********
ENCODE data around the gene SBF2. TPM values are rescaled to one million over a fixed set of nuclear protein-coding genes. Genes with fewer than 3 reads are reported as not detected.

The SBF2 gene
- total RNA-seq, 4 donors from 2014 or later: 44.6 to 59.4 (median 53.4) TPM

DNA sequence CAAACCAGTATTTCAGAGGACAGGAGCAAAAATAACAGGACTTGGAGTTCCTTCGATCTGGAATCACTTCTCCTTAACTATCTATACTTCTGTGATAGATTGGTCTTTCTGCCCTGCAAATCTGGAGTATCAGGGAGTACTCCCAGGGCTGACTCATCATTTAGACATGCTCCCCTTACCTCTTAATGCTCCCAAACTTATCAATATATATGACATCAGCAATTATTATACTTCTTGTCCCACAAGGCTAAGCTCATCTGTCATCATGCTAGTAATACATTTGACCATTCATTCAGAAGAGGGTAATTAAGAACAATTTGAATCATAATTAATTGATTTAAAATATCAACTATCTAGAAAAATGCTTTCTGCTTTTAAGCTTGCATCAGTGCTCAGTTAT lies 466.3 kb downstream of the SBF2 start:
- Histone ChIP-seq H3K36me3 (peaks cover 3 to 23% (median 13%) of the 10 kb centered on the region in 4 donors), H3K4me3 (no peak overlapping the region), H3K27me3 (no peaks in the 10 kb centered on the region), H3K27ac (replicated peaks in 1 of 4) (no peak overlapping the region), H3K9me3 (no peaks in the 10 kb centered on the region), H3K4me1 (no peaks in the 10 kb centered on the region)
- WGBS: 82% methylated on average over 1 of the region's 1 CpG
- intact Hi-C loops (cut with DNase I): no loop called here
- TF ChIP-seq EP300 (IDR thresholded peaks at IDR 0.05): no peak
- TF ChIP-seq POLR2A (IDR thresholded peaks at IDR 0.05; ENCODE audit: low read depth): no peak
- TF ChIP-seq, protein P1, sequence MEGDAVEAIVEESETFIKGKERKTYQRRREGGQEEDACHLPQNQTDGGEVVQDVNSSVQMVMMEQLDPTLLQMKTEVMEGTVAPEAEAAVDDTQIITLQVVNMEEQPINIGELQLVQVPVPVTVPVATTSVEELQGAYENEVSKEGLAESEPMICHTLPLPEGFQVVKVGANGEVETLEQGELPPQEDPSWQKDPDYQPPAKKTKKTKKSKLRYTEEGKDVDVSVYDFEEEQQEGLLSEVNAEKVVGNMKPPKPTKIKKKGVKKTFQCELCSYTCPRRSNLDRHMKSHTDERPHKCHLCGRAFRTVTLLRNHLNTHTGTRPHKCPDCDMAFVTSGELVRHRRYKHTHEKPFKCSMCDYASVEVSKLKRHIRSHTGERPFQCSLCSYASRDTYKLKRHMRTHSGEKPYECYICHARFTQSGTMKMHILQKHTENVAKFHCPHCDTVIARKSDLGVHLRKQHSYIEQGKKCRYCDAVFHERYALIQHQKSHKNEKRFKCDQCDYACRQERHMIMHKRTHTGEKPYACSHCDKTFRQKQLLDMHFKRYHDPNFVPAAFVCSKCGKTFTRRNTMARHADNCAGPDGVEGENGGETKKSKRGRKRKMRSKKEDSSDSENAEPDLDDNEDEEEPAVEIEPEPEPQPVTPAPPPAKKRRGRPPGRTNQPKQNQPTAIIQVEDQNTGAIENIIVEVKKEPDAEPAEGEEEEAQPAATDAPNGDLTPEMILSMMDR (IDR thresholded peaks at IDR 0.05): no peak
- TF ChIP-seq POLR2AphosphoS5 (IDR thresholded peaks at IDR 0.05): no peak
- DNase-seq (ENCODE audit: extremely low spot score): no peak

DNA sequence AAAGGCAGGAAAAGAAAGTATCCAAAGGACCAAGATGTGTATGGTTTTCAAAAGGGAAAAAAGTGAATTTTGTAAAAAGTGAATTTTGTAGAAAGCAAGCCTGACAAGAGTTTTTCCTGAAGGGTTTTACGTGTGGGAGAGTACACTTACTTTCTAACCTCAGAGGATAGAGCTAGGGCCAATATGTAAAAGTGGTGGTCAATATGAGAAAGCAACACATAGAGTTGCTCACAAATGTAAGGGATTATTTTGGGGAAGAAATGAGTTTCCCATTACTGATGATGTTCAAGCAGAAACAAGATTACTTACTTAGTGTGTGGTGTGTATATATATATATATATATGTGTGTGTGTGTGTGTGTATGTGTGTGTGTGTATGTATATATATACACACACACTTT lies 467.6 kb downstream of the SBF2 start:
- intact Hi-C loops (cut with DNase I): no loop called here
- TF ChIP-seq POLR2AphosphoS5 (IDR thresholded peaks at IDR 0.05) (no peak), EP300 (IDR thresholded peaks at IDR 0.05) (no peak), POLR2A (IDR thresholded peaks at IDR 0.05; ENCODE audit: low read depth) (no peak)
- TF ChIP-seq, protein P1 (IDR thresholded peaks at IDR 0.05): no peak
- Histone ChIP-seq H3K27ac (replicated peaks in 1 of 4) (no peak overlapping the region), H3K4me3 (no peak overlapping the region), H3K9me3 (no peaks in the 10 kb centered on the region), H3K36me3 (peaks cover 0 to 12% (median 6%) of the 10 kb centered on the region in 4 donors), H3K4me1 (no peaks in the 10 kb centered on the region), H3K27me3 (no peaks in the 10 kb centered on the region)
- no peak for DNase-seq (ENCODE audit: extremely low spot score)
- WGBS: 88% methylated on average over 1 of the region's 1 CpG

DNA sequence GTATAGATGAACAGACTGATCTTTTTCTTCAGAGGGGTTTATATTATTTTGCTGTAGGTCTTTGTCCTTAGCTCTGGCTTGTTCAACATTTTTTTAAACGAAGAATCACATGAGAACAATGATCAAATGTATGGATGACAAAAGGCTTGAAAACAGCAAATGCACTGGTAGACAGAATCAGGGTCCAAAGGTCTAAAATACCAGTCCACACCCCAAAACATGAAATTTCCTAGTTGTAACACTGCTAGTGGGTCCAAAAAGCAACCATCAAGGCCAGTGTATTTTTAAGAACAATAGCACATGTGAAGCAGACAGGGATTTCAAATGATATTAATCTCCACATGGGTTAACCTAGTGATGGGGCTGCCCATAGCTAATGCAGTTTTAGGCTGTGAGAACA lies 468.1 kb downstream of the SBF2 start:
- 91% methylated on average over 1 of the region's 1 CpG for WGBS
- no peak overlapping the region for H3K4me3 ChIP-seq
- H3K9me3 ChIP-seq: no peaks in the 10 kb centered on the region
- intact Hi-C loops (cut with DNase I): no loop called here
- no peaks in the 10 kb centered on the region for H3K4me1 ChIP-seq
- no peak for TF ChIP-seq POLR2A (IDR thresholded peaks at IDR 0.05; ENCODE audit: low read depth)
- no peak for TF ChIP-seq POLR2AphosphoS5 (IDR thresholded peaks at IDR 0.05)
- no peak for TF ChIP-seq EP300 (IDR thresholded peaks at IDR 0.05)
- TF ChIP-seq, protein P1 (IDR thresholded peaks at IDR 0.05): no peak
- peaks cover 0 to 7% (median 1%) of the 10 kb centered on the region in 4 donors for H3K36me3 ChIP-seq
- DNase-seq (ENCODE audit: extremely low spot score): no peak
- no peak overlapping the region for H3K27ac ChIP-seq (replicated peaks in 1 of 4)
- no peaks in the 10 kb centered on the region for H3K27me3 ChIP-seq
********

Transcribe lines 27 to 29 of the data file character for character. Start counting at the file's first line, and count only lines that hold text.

- no peak for TF ChIP-seq POLR2AphosphoS5 (IDR thresholded peaks at IDR 0.05)
- no peak for TF ChIP-seq EP300 (IDR thresholded peaks at IDR 0.05)
- TF ChIP-seq, protein P1 (IDR thresholded peaks at IDR 0.05): no peak